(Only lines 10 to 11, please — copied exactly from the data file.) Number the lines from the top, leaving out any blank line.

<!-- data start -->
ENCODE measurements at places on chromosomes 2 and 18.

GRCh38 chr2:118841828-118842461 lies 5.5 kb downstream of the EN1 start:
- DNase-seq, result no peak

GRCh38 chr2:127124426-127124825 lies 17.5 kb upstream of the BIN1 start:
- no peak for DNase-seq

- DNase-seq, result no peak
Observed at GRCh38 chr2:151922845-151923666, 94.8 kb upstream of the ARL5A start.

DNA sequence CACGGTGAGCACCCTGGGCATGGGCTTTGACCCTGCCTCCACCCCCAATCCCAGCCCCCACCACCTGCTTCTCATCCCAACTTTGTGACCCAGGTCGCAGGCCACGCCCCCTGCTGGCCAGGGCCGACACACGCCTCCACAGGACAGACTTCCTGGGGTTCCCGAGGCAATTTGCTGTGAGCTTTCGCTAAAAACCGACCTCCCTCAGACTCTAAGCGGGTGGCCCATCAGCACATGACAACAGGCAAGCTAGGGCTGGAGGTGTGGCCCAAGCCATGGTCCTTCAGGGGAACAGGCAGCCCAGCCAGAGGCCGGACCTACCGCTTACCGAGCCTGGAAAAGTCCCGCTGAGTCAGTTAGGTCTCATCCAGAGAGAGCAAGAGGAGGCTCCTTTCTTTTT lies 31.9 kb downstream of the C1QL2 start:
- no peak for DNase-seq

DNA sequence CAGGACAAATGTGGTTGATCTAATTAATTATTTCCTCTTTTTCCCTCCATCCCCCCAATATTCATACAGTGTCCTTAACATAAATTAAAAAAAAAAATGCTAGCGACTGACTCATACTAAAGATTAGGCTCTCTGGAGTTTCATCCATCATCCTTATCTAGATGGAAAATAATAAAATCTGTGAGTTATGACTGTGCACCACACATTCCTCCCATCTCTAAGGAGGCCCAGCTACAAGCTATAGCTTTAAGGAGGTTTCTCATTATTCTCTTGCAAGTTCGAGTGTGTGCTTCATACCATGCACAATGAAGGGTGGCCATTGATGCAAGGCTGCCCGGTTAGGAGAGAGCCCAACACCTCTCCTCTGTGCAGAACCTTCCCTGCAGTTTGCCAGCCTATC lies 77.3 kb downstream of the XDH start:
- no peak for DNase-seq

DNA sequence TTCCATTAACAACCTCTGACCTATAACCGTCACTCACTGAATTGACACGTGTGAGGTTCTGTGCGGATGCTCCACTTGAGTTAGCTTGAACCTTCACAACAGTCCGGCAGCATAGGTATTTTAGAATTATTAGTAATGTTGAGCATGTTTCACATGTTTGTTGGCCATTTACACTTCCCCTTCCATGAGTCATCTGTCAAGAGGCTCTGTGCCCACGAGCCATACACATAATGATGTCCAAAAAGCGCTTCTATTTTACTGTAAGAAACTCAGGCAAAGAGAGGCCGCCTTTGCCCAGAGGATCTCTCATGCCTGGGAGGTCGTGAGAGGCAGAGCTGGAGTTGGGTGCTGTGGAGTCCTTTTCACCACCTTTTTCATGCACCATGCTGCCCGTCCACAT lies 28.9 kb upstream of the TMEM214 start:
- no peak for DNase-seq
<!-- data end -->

DNA sequence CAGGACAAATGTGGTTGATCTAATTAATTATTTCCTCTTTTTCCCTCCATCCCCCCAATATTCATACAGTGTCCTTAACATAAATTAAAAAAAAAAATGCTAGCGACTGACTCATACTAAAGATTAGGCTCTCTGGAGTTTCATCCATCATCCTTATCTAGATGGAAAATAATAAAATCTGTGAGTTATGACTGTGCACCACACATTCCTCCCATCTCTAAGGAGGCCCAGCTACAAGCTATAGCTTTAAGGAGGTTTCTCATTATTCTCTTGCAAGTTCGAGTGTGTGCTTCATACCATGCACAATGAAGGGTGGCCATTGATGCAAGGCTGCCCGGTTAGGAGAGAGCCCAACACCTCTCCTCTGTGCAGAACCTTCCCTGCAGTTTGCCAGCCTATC lies 77.3 kb downstream of the XDH start:
- no peak for DNase-seq